Acts of service is my love language, and service has been a huge part of my life for years. I love giving back, doing something that creates tangible results for people who need help, shopping for the Angel Tree, et cetera. 

But 2020 has really thrown a wrench in service-provision. Soup kitchens are becoming about small groups of volunteer pre-packing lunches that will then be distributed safely. Museums don’t need docents coming in. No volunteers can go into schools, prisons, or nursing homes to help connect those people with health services, great books, career building exercises, or anything else. 

All is not lost though! Yes, service looks different now, but if you’re looking for ways to be of service to others this holiday season–a time in which so many of us are usually active in soup kitchens, shopping centers helping wrap presents, shopping for donated gifts, shaking bells, etc–without leaving your safe little home, here are five great ideas!

Write letters to veterans, home-bound patients, or nursing home residents

This year has been super lonely for some people, but it’s easy to help them feel more connected to you and the rest of the world. Grab some paper, some cards, envelopes, etc, and write letters to veterans, nursing homes near you, et cetera. Try to think local, but there are some national organizations that do accept letters from all over the world. 

Email or call a nursing home near you and ask if you can write holiday cards to the residents. Ask how many residents they have so you can get enough cards–or divvy it up among your friends–and get to writing! 

Introduce yourself, ask questions they can answer to themselves even if they aren’t writing back, talk about your interests, etc. You can really make this what you want.

You can order all your supplies online, if necessary, and you can even get stamps delivered to your house. No excuses–and you know you’ll be putting a smile on someone’s face.

Help transcribe records, family Bibles, and other documents

Not into talking to strangers? Fingers hurt when you grip a pen too hard? Try looking into online transcription opportunities–like those with the Smithsonian Institute–or museums and organizations near you. 

You can do this at your own time, it’ll stretch the way you use your computer and your mind, and it helps preserve our world for future generations. 

At the Smithsonian, you can also choose a project to work on based on your hobbies. Many churches, libraries, and museums are also offering virtual transcription opportunities for family Bibles, census records, and more things.

Make masks or ear-savers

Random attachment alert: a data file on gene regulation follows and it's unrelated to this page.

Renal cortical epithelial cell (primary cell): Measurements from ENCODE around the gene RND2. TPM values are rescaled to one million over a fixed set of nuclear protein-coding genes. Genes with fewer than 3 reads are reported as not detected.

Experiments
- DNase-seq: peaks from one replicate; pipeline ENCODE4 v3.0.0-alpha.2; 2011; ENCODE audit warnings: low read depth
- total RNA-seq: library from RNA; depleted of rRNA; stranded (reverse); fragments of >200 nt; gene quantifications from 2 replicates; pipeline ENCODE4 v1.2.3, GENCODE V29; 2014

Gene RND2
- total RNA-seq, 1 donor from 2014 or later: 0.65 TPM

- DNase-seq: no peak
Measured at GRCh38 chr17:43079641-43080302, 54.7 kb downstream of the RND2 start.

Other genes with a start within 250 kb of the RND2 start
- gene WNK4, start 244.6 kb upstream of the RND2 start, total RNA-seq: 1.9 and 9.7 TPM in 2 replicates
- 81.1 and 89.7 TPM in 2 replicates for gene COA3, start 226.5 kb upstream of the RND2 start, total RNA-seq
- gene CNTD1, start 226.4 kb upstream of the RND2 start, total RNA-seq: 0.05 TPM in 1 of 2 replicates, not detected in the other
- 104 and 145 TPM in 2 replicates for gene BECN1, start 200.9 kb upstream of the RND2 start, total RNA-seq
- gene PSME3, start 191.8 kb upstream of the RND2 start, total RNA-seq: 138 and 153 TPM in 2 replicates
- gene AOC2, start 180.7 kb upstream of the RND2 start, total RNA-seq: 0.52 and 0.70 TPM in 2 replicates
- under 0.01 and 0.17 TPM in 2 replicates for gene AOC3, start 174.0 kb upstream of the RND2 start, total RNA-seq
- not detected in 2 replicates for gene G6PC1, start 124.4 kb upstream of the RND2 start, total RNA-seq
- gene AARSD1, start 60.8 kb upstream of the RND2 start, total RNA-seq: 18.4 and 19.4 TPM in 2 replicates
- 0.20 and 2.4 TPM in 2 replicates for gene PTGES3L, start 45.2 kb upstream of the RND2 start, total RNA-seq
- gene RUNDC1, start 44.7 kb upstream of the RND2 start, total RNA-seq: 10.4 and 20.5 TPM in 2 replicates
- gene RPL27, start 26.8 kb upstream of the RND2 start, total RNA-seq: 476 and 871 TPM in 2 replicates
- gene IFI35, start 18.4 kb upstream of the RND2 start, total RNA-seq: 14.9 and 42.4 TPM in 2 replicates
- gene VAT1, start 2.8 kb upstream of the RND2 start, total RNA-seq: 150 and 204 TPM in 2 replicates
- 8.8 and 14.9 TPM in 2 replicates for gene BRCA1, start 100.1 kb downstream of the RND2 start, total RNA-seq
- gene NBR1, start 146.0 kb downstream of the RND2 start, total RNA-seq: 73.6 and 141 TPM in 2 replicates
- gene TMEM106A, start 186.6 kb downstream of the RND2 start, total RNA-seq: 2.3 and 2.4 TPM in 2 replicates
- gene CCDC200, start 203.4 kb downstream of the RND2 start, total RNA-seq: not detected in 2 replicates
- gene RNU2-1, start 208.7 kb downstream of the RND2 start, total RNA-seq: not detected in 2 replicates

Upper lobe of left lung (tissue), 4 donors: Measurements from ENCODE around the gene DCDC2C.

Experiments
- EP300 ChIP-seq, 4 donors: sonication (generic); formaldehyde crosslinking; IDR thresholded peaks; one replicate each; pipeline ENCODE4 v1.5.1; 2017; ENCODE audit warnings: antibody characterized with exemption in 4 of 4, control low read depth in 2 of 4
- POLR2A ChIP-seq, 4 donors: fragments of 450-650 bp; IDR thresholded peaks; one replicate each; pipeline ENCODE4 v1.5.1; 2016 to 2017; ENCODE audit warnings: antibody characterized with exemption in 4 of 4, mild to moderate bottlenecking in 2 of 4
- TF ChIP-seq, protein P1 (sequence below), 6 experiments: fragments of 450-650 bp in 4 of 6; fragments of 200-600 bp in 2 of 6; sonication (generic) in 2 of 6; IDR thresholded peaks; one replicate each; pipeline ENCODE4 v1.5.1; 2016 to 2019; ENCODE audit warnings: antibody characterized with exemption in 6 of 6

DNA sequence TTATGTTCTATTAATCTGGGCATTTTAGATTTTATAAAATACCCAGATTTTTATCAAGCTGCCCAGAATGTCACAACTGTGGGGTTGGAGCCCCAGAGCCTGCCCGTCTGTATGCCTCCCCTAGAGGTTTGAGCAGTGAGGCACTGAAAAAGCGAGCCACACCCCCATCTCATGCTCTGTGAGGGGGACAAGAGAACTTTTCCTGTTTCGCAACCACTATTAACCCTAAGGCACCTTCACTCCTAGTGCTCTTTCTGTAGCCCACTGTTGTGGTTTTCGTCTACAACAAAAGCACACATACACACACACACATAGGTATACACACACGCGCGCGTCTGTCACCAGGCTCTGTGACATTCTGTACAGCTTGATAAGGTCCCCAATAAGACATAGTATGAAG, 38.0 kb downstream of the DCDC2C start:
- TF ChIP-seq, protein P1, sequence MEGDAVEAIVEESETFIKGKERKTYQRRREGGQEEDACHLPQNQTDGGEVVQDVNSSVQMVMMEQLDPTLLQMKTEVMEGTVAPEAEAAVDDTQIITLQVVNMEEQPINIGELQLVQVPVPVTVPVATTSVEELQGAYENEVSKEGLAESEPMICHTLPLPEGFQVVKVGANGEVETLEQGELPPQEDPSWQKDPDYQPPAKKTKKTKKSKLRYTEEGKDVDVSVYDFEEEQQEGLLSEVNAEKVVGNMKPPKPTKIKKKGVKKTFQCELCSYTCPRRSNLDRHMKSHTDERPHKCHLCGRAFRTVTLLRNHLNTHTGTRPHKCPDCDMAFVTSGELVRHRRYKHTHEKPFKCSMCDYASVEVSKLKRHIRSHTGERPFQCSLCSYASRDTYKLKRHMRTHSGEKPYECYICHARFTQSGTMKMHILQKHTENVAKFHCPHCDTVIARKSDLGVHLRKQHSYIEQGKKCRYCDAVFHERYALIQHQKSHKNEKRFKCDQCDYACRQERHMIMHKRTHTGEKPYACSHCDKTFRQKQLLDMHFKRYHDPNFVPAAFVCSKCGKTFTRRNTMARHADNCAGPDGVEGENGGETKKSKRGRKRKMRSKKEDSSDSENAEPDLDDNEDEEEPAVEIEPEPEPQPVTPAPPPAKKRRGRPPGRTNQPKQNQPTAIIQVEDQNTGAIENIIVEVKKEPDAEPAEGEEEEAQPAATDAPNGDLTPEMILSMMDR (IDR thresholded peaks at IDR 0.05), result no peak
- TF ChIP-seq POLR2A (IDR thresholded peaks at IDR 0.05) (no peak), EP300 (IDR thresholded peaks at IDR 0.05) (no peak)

Got any seamstress in your bones? Try your hand at mask making or making ear savers. We all know these masks aren’t going anywhere fast, and people are realizing they need multiple masks so they don’t re-wear dirty ones. 

If you make masks or ear savers–see here to understand what I mean–you can save them to give out to homeless people you see that might need them, donate to your neighbors, or connect with a nursing home, school, or other site that is open to aid them in making mask-wearing easier.

I know, sewing is a hard thing to take up overnight, that’s why I focused on ear-saver making. I crocheted them–super simple single stitch–and hand-sewed on buttons and breezed through them.

Clean up trash in your neighborhood

Okay, you might have to leave your literal home for this one, but it’s safer and easier than entering into a foreign environment. Grab a trash bag, ideally some gloves, and walk the block. Pick up trash and throw it away. This is great to do before snow really sets in and makes things even grosser. It’s a great way to enjoy some fresh air and do something good for your immediate area. 

Bonus points if you post about it on Nextdoor or Facebook and encourage your neighbors to do it so that the neighborhood stays clean for months to come.

Help emerging readers by reading from home

Do you like books? Do you have a webcam? You can help emerging readers bridge the divide that this weird school year is going to have on them. A lot of kids don’t have good reading models at home, and organizations with public libraries, local community centers, and schools have pivoted to virtual reading activities. It’s so easy to participate. The one near me, Everybody Wins, is hosting virtual reading time, but you can also pre-record reading. It’s about building good vibes around books as well as helping the actual reading process solidify for these kids. 

Check with the local schools or libraries to see if they can connect you with these people. You don’t even have to be reading books you already own. Check out books or e-books from the public library near you–look into Overdrive!–and enjoy the big steps you’re helping these kids make on their reading journey.

Aryssa D
FFL Cabinet Member